Terry Reese is a name well known to many of us so it was exiting to have an opportunity to hear him speak in person about MarcEdit developments and the future of metadata. We use MarcEdit regularly at LSE but often as part of well-established workflows. Terry regularly develops new features and functions for Marc Edit so hearing about some of the recent developments to was a useful opportunity to think about other ways we could use it.
Some of the recent developments Terry described included:
- A wizard to guide the user through transforming xml data without having to know how to write xlst.
- A tool for moving data to and from OpenRefine.
- This is not as advanced as the clustering available in OpenRefine but does remove the need to transfer data out of MarcEdit. At LSE we think this might be useful for some subject heading clean-up work we’d like to do.
- The ability to set MarcEdit to watch a folder. This is also a feature we’ll be investigating as it looks like something we could use to further automate our processes for loading ebook records.
There was plenty of opportunity for attendees to ask questions and these ranged over character encoding, regular expressions and undoing a change after saving it as well as some specific things that attendees were trying to accomplish.
Terry talked about his future plans for MarcEdit, which include an xml editor and updating tutorials and documentation and, after a break, about his views of the future of library metadata.
Back in 2002 Roy Tennant famously declared in Library Journal that MARC must die (reprinted here https://hdl.handle.net/2027/mdp.39015079343664?urlappend=%3Bseq=105). Helen was about 3 weeks into her first professional post at the time, and yet nearly 20 years on, metadata teams the world over are still working with MARC. So it was fascinating to hear Terry describe the future of cataloguing and metadata as a series of small steps forward rather than a giant leap.
With the advent of Linked Data cataloguers have envisaged a new distributed model of cataloguing, where rather than creating individual records we link out to external sources of information for various pieces of data, building up information about a resource in a different way – but this requires a new model of working, with open infrastructures and commitments on individual libraries and organisations to create and maintain trustworthy namespaces for everyone else in the ecosystem. Developing this infrastructure is a challenge that will need the support of the profession as a whole.
The prevalence of MARC is also one of the challenges of moving to a new model. With tools, systems and workflows all designed around MARC building a new model is a huge task. This is being attempted with the development of BIBFRAME, but any transition requires significant investment in skills and systems and looks likely to create a fractured library community where some have the resources to engage with the new model, and others do not.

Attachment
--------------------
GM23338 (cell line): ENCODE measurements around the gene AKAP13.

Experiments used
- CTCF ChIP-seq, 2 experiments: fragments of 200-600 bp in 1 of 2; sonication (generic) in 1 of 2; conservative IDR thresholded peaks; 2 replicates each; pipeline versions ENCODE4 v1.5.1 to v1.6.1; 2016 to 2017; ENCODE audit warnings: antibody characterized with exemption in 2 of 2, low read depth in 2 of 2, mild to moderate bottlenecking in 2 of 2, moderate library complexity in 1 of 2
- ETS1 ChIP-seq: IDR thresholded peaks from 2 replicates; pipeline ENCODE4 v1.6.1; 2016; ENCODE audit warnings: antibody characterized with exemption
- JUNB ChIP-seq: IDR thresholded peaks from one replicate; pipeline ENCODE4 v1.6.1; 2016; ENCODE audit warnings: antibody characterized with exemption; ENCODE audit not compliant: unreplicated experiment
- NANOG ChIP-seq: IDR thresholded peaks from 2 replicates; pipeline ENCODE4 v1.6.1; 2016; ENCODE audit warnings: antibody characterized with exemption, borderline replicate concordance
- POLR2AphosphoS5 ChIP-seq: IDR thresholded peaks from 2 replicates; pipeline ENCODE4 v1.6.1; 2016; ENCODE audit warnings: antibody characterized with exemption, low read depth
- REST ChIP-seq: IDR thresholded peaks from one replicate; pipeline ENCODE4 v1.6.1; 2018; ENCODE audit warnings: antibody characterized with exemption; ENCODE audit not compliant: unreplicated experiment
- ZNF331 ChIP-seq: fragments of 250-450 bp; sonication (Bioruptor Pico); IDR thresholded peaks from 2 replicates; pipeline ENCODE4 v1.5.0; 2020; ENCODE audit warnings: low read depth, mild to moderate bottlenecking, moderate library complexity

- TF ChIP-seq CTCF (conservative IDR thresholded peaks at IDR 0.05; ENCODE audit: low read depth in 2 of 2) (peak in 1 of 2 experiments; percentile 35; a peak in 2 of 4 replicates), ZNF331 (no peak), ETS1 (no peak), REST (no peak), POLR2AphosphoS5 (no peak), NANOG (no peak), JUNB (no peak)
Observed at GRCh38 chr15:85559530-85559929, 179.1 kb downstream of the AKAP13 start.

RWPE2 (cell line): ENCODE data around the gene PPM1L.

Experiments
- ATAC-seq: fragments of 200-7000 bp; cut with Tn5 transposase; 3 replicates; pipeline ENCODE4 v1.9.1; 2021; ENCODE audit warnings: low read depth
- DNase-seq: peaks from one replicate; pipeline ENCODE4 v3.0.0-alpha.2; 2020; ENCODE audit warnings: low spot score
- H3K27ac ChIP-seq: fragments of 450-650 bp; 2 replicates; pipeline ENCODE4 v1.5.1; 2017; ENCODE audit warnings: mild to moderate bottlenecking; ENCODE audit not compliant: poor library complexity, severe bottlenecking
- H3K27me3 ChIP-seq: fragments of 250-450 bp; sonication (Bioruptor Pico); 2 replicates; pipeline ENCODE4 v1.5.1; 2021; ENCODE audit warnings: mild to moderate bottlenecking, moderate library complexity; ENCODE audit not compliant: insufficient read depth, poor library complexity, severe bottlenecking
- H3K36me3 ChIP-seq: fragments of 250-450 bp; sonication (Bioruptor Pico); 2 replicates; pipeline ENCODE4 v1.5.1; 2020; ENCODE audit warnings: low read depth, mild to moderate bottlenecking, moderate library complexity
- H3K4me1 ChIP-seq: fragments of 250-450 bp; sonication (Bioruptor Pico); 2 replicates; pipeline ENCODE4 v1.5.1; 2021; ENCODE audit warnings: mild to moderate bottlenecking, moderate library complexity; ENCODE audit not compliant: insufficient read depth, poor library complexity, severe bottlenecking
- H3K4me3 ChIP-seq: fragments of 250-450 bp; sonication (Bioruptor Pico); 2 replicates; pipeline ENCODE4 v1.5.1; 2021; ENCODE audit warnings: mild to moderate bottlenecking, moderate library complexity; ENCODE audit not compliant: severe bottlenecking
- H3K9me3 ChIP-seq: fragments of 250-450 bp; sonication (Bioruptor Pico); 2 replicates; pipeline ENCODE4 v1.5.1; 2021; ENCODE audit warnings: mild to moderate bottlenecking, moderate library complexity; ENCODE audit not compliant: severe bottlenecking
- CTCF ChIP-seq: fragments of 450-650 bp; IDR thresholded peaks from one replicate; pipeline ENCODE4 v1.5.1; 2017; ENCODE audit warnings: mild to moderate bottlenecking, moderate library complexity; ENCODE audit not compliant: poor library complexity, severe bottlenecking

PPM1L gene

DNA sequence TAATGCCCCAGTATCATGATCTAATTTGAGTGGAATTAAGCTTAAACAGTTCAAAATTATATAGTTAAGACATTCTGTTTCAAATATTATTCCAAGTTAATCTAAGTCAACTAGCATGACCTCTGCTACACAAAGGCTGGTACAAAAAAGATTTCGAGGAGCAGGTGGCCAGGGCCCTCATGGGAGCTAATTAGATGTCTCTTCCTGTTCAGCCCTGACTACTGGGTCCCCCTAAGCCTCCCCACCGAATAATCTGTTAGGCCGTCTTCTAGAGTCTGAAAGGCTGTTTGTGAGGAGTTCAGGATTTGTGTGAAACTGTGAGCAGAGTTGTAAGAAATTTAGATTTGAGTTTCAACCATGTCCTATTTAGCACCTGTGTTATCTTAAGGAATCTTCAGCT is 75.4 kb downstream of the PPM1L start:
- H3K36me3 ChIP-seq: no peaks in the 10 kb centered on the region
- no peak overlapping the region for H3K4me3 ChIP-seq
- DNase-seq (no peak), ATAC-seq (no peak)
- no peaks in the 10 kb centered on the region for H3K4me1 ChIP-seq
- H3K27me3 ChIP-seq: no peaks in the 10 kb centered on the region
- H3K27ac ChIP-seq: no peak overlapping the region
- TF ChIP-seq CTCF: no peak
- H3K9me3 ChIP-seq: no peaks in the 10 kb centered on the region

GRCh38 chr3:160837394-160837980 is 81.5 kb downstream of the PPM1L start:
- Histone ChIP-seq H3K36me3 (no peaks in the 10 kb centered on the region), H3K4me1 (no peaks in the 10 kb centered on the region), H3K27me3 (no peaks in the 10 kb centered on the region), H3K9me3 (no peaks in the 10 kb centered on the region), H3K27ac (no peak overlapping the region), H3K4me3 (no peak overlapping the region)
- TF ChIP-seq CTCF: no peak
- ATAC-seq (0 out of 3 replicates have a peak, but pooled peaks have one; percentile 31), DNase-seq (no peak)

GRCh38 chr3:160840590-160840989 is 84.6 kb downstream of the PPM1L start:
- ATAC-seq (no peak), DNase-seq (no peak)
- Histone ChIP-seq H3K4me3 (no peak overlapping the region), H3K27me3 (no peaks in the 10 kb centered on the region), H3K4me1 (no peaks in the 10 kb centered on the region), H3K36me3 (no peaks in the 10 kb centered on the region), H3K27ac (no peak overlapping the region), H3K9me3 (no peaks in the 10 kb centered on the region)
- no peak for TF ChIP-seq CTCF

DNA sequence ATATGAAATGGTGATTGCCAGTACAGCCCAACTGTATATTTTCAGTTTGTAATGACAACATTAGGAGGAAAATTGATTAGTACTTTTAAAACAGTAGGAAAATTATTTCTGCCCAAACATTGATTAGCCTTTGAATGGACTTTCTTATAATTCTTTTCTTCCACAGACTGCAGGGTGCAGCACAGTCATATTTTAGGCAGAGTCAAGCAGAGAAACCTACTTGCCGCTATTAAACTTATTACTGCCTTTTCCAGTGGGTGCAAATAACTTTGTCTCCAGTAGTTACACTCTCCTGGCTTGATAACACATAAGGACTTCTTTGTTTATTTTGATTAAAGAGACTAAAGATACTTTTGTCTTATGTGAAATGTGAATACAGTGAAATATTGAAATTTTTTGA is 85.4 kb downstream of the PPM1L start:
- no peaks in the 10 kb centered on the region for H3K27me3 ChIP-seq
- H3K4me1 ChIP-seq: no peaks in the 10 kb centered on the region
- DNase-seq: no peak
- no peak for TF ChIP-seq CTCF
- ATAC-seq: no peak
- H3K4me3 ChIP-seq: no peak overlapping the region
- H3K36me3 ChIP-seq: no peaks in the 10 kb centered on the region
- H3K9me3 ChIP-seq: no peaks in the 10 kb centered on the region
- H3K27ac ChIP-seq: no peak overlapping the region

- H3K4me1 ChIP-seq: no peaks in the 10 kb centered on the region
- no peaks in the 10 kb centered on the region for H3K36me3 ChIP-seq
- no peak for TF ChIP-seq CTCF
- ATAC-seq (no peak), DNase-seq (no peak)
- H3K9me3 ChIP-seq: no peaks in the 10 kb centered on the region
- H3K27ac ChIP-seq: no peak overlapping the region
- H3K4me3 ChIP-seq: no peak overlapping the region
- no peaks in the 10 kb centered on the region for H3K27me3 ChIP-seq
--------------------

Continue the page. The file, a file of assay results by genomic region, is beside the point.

So what can cataloguers do, and what are we doing in the Metadata team at LSE in terms of small steps forward given we operate in a time of continuous change? Firstly, the value of metadata needs to be understood by the wider profession in terms of the role it plays in resource discovery, and it’s our job to shout about that. We’ve invited any of our colleagues to come and see us if they’re not sure what we do – all of us in the team would enjoy having a captive audience on the value of metadata. We also have a team ‘purpose tree’ which depicts the mission, vision and strategy of our team, going on to link the goals, actions and roles in our team to the overall Library strategy. This is a document we’ve shared Library-wide so that colleagues can understand the centrality of metadata to the work of the Library.
Secondly, we can learn from external expertise so we keep up with Twitter and blogs, and make time to watch webinars. Earlier in the year, for example, we saw that HKUST had created something called Knowledge Cards, which is accessed from their Primo installation, and uses Wikidata to link users to contextual information. Other priorities mean we’ve not experimented with anything like this ourselves so far, but Helen meets regularly with our Online Services and Systems manager so that we can discuss these kinds of developments that we’re seeing in other institutions.
This leads to our final point, for now, that we need to increase our Linked Data knowledge. There are so many places we could start with this but Wikidata is increasingly being discussed in the cataloguing community as a source of Linked Data which libraries can both use and contribute to, so is something that’s caught our attention. We’re at the very early stages of looking at this – engaging in some OCLC material and taking part in a Wikipedia workshop that our Digital Library manager held earlier in the year. In addition, we’re thinking about making more use of URIs in name and subject fields in MARC records.
It was a really interesting event which gave us plenty to think about and some ideas for steps we can take to move forward.